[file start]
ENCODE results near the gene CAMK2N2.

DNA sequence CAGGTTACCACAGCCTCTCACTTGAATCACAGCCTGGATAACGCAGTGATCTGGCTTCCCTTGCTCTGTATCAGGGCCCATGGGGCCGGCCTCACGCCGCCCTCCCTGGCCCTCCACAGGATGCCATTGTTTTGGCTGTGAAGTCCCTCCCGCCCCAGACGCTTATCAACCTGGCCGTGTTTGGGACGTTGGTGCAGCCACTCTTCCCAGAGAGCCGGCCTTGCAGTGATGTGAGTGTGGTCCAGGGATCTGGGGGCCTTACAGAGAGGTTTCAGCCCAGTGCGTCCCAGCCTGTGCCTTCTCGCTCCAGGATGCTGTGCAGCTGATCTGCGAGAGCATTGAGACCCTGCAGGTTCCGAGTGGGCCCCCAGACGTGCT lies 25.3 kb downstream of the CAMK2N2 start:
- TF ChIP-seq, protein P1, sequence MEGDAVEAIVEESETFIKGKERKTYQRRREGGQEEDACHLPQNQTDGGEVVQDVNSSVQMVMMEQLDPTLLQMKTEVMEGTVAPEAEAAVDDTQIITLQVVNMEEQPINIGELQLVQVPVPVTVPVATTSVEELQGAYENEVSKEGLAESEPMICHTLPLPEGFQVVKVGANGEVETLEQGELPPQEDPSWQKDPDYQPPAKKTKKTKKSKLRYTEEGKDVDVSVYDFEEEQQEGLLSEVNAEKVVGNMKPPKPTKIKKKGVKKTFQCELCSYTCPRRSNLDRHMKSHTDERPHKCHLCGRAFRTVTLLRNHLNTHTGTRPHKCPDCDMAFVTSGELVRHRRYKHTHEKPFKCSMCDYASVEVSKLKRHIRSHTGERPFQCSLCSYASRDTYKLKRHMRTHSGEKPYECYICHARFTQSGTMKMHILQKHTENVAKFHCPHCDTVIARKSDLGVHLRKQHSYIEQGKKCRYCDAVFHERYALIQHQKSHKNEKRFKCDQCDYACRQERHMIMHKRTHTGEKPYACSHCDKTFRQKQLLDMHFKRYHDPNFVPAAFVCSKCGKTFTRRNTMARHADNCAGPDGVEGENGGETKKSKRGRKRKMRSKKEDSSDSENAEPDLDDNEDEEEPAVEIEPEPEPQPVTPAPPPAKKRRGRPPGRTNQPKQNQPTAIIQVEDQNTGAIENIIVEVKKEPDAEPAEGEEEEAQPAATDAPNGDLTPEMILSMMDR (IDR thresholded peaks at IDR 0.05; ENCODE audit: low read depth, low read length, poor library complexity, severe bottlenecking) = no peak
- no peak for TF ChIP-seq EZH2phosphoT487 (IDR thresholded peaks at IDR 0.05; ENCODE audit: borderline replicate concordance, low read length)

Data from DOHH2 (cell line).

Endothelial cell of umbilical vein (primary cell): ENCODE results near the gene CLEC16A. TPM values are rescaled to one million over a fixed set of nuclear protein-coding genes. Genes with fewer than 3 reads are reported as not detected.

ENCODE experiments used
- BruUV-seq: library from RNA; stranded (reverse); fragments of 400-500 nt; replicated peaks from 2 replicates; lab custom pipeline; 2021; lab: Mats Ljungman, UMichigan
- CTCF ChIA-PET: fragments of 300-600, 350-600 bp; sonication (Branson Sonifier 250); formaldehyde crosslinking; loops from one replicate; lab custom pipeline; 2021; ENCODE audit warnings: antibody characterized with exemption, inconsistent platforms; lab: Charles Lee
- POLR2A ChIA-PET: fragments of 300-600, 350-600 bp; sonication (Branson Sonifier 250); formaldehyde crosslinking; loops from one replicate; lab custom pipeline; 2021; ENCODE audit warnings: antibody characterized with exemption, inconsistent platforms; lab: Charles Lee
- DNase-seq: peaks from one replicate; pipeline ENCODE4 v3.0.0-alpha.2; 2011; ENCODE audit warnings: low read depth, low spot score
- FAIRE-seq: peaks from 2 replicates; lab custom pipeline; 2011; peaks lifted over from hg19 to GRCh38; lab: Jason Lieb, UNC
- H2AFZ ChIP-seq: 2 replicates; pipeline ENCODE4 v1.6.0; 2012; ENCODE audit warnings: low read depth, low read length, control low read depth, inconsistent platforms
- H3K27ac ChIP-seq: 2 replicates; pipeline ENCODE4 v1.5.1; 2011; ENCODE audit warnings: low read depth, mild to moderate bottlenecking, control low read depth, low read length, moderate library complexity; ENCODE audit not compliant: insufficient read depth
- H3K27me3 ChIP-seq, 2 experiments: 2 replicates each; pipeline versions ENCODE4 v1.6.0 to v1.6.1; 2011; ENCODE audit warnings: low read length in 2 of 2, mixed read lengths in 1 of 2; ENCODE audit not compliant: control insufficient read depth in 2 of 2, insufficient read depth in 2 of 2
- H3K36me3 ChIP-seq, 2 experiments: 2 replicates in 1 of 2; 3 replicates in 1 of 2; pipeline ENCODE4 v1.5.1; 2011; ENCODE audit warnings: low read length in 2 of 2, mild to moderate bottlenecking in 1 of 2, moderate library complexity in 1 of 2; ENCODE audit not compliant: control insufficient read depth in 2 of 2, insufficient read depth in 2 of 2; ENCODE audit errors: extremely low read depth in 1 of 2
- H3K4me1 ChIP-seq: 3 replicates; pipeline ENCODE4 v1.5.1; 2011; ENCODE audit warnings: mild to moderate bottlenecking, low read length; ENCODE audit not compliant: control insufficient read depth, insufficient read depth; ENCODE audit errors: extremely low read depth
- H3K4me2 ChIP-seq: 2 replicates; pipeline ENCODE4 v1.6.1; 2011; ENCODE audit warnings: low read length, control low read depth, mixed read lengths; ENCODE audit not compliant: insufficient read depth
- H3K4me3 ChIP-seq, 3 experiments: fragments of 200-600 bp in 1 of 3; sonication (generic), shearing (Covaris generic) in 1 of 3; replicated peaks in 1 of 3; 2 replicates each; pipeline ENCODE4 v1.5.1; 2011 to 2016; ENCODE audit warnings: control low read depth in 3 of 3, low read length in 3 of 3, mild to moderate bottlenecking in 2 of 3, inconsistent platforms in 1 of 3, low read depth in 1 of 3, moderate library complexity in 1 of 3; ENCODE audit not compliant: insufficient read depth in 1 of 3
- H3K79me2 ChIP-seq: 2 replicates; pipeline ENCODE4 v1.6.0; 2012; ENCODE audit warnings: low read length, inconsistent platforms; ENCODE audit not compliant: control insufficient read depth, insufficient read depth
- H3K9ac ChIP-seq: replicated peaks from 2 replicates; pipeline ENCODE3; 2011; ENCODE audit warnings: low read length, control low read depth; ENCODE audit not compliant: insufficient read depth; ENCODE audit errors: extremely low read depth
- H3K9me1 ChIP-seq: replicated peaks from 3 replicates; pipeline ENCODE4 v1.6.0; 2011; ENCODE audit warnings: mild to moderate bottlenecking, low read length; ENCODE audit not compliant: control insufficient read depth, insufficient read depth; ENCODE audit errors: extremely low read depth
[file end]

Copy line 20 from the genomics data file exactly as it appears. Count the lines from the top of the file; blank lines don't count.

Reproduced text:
- H3K79me2 ChIP-seq: 2 replicates; pipeline ENCODE4 v1.6.0; 2012; ENCODE audit warnings: low read length, inconsistent platforms; ENCODE audit not compliant: control insufficient read depth, insufficient read depth